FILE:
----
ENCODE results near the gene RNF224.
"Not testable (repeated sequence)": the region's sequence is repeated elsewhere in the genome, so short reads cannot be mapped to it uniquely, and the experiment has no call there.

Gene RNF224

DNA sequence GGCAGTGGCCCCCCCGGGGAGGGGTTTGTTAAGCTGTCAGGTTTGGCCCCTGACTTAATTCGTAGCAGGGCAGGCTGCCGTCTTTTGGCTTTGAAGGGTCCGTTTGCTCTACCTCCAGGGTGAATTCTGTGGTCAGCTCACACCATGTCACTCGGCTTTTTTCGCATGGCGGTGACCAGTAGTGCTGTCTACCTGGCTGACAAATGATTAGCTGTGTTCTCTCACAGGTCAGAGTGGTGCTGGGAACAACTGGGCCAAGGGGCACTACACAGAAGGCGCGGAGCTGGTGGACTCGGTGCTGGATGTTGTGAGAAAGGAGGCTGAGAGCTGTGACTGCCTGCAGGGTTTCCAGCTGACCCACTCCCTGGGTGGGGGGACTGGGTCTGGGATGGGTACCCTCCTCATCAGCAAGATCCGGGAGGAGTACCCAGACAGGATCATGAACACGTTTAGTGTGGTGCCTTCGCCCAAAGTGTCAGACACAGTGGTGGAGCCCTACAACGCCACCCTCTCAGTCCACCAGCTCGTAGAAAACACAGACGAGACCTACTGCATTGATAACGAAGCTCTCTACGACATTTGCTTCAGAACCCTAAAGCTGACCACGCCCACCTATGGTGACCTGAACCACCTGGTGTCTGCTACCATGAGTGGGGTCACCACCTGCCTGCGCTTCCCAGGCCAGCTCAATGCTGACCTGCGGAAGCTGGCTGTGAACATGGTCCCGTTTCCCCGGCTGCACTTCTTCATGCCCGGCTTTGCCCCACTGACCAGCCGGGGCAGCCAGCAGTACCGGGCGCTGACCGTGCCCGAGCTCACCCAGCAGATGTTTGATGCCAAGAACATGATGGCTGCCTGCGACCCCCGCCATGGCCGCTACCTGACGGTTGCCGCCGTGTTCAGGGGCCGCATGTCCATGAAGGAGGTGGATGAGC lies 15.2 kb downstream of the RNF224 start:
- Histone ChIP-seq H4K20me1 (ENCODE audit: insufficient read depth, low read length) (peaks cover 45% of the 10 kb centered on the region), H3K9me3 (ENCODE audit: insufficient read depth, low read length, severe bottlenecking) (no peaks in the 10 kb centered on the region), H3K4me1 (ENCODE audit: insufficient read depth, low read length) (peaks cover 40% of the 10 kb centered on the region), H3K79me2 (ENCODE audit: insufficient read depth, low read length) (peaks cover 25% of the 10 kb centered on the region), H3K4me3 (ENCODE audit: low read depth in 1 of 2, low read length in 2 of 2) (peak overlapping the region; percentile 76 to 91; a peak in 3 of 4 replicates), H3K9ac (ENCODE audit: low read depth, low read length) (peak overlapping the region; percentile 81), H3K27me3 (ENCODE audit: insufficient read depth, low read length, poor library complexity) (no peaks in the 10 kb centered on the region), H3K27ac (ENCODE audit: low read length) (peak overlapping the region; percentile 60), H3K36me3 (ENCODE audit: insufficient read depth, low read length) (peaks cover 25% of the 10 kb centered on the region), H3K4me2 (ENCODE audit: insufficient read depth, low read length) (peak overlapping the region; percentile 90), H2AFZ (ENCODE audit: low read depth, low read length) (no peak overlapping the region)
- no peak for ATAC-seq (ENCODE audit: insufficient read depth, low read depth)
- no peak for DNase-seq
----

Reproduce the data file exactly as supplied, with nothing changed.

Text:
ENCODE results near the gene RNF224.
"Not testable (repeated sequence)": the region's sequence is repeated elsewhere in the genome, so short reads cannot be mapped to it uniquely, and the experiment has no call there.

Gene RNF224

DNA sequence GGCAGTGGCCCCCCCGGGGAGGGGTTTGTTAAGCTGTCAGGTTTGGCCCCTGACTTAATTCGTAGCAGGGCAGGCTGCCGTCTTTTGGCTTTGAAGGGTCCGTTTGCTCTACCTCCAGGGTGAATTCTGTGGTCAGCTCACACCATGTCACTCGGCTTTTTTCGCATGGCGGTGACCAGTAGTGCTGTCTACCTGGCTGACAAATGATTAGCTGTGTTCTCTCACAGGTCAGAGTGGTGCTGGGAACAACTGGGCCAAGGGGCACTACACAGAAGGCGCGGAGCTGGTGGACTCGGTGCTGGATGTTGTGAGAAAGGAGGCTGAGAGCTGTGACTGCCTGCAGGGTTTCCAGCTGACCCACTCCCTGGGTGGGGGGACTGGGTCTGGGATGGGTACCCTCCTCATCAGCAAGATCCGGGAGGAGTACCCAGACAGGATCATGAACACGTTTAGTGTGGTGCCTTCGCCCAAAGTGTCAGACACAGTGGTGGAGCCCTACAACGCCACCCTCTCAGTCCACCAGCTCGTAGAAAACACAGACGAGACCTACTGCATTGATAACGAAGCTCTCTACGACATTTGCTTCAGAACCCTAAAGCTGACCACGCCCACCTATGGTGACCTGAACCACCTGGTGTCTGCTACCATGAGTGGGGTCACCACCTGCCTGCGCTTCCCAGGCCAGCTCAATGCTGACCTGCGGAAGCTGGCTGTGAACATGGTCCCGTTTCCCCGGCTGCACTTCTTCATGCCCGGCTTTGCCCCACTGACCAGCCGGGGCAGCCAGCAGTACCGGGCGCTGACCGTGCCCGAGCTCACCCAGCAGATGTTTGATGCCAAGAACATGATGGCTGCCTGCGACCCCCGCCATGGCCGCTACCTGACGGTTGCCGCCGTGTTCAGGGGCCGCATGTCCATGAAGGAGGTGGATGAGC lies 15.2 kb downstream of the RNF224 start:
- Histone ChIP-seq H4K20me1 (ENCODE audit: insufficient read depth, low read length) (peaks cover 45% of the 10 kb centered on the region), H3K9me3 (ENCODE audit: insufficient read depth, low read length, severe bottlenecking) (no peaks in the 10 kb centered on the region), H3K4me1 (ENCODE audit: insufficient read depth, low read length) (peaks cover 40% of the 10 kb centered on the region), H3K79me2 (ENCODE audit: insufficient read depth, low read length) (peaks cover 25% of the 10 kb centered on the region), H3K4me3 (ENCODE audit: low read depth in 1 of 2, low read length in 2 of 2) (peak overlapping the region; percentile 76 to 91; a peak in 3 of 4 replicates), H3K9ac (ENCODE audit: low read depth, low read length) (peak overlapping the region; percentile 81), H3K27me3 (ENCODE audit: insufficient read depth, low read length, poor library complexity) (no peaks in the 10 kb centered on the region), H3K27ac (ENCODE audit: low read length) (peak overlapping the region; percentile 60), H3K36me3 (ENCODE audit: insufficient read depth, low read length) (peaks cover 25% of the 10 kb centered on the region), H3K4me2 (ENCODE audit: insufficient read depth, low read length) (peak overlapping the region; percentile 90), H2AFZ (ENCODE audit: low read depth, low read length) (no peak overlapping the region)
- no peak for ATAC-seq (ENCODE audit: insufficient read depth, low read depth)
- no peak for DNase-seq